Eight-year-old Savanna Lee is discovering wonderful things about the world around her. “I learned that there’s a whole bunch of stuff under the water,” she said, “things like bugs and beetles, not just fish. It’s exciting!”
A student at Glendale Elementary School in Madison, Savanna is among many local children that benefit from an environmental education program offered by the Aldo Leopold Nature Center. Every Monday afternoon for ten weeks of the year Savanna and her classmates explore nearby forests, streams and marshlands. Called Nature Nuts, the course creates safe and enjoyable outdoor experiences for area youth whose families cannot afford traditional after-school activities.
Lead by naturalist Sue Denholm kids with few opportunities to encounter wildlife away from their urban homes can begin to establish a first-hand appreciation for the environment.
“ A lot of these kids don’t have a lot of contact with the natural world. Here I can be with them to calmly introduce them to what’s going on around them,” Denholm said. “They can ask questions, look for answers and not be afraid.”
Just off of Monona Drive, the Aldo Leopold Nature Center is tucked away in a peaceful wooded area. Not far from Downtown, the grounds include 97 acres of wild space that thrives with many varieties of insects, birds and small mammals. The Nature Nuts program allows children like Savanna to enjoy this tranquil setting despite a home life that is more accustomed to concrete buildings and paved city streets.
“I don’t get out to places like this much. My parents really don’t like nature,” Savannah said. “But I tell them what we do every Monday.”
Taking their experiences home is exactly what Denholm hopes to accomplish with Nature Nuts. “I want them to have that connection. Without that they won’t go much further,” she said. “But if they’re connected and they’re having fun they’ll be curious and then they’ll learn.”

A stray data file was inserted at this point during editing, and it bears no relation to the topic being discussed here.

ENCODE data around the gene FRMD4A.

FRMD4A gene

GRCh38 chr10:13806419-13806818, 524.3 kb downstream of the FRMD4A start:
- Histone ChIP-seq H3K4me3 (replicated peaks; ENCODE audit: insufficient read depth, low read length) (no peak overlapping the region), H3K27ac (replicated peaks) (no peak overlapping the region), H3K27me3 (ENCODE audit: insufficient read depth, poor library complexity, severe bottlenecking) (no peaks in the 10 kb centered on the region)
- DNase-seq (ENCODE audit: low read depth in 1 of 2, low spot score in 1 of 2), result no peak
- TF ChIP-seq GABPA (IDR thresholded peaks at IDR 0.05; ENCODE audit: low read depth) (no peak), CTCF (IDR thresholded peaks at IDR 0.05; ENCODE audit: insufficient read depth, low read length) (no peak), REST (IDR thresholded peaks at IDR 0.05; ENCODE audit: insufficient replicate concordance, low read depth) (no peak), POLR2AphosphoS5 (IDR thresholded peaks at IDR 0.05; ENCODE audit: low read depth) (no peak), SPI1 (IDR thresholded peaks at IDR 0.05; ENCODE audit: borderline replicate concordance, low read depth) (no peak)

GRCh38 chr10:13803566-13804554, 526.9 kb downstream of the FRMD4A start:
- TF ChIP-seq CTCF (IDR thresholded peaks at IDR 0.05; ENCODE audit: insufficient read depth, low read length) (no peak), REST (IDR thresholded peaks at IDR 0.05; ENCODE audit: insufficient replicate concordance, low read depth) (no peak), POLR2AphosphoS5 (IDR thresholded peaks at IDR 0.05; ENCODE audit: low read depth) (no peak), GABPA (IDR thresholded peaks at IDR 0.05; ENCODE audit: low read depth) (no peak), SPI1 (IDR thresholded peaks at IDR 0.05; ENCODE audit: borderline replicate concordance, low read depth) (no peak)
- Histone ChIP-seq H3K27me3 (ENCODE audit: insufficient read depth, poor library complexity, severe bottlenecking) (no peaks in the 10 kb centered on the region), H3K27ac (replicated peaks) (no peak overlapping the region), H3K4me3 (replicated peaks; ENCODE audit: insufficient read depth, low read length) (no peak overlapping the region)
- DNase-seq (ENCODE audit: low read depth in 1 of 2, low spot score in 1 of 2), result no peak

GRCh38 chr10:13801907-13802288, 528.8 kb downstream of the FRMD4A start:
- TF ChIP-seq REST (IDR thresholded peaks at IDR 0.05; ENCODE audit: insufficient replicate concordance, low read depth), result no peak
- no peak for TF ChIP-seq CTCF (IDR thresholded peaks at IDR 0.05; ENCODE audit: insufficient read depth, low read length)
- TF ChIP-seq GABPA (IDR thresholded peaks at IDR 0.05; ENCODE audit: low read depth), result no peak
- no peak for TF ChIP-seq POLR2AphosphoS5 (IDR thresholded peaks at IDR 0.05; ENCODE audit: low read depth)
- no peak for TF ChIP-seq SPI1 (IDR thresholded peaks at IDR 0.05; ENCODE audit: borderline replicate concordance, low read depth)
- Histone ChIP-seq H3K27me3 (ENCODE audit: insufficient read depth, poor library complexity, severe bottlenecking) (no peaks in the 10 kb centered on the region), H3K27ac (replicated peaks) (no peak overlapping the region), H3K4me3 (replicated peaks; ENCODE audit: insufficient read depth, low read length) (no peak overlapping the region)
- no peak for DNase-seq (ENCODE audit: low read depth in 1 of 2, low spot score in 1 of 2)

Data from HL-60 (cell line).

Denholm said this type of experiential education goes beyond earth science and biology. She helps her students to create a journal with maps and drawings. They record the weather, animal sightings, the bugs they find and many other things they observe in their experience outdoors. She said it’s more of a writing project to help kids tell story about they’ve learned. “When you’re moving around outside everything is about science,” Denholm said. “Back when I taught in the classroom I always tried to teach social studies and writing all at the same time.”
By allowing children to become intimately acquainted with nature many believe they become well-rounded, more confident individuals. “The impact is that these kids are not only learning about the world, but they’re learning about themselves,” said Steve Goldberg, executive director of the CUNA Mutual Foundation. “Their teachers are reporting to us that their students have a greater interest in school. They’re exhibiting better performance and curiosity. That will benefit them in the future.”
The CUNA Mutual Foundation funds Nature Nuts to the tune of $3,000 a year. Goldenberg said the program has practical value in preparing young people with few economic advantages to excel in school.
“It’s not just cute nature program.” Goldberg said. “If we can get them early it has a great potential for impacting their future habits.
Savanna Lee said she looks forward to a career as a naturalist. “I want to become just like Miss Sue when I grow up,” she said.
Having raised such interest and enthusiasm in one so young is a key marker of Nature Nuts’ success said Kelley Van Egeren, director of development and communications at the Aldo Leopold Nature Center.
“Ninety-nine percent of the kids in this program don’t have access to nature. Their parents don’t take them. They’re not exposed to it. Some are afraid of nature,” she said. “But I really think our program succeeds when we help a child learn to love nature and learn to care about it enough to want to protect it, to make it part of their lives.”
This story originally appeared in the January 2010 issue of the Capital Region Business Journal corporate philanthropy column “Good Works”
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